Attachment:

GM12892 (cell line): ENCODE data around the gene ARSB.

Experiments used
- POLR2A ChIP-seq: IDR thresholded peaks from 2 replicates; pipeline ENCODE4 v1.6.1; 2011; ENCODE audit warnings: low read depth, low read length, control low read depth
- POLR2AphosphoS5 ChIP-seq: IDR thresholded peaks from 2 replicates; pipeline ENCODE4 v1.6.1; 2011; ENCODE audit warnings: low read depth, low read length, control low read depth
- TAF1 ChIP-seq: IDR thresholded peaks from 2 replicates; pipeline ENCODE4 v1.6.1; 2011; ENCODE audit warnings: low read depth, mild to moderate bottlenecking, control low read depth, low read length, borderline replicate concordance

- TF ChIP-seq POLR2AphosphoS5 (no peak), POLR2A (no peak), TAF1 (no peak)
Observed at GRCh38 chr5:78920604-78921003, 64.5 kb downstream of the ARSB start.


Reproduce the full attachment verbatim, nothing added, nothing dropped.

GM12892 (cell line): ENCODE data around the gene ARSB.

Experiments used
- POLR2A ChIP-seq: IDR thresholded peaks from 2 replicates; pipeline ENCODE4 v1.6.1; 2011; ENCODE audit warnings: low read depth, low read length, control low read depth
- POLR2AphosphoS5 ChIP-seq: IDR thresholded peaks from 2 replicates; pipeline ENCODE4 v1.6.1; 2011; ENCODE audit warnings: low read depth, low read length, control low read depth
- TAF1 ChIP-seq: IDR thresholded peaks from 2 replicates; pipeline ENCODE4 v1.6.1; 2011; ENCODE audit warnings: low read depth, mild to moderate bottlenecking, control low read depth, low read length, borderline replicate concordance

- TF ChIP-seq POLR2AphosphoS5 (no peak), POLR2A (no peak), TAF1 (no peak)
Observed at GRCh38 chr5:78920604-78921003, 64.5 kb downstream of the ARSB start.